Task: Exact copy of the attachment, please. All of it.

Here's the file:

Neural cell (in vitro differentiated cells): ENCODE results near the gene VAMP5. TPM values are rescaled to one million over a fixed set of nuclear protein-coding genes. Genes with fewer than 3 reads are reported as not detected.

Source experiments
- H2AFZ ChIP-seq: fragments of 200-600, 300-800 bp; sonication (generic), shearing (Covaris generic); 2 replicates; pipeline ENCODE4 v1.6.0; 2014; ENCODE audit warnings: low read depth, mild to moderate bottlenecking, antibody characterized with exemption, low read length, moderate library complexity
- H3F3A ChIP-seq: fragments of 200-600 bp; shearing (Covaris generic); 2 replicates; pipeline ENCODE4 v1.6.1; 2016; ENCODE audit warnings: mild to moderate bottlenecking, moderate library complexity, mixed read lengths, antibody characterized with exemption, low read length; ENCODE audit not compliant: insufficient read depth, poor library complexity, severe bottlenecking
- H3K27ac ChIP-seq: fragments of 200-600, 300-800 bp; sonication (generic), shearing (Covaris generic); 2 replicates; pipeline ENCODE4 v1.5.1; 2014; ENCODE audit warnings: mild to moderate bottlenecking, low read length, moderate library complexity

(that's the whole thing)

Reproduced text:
Neural cell (in vitro differentiated cells): ENCODE results near the gene VAMP5. TPM values are rescaled to one million over a fixed set of nuclear protein-coding genes. Genes with fewer than 3 reads are reported as not detected.

Source experiments
- H2AFZ ChIP-seq: fragments of 200-600, 300-800 bp; sonication (generic), shearing (Covaris generic); 2 replicates; pipeline ENCODE4 v1.6.0; 2014; ENCODE audit warnings: low read depth, mild to moderate bottlenecking, antibody characterized with exemption, low read length, moderate library complexity
- H3F3A ChIP-seq: fragments of 200-600 bp; shearing (Covaris generic); 2 replicates; pipeline ENCODE4 v1.6.1; 2016; ENCODE audit warnings: mild to moderate bottlenecking, moderate library complexity, mixed read lengths, antibody characterized with exemption, low read length; ENCODE audit not compliant: insufficient read depth, poor library complexity, severe bottlenecking
- H3K27ac ChIP-seq: fragments of 200-600, 300-800 bp; sonication (generic), shearing (Covaris generic); 2 replicates; pipeline ENCODE4 v1.5.1; 2014; ENCODE audit warnings: mild to moderate bottlenecking, low read length, moderate library complexity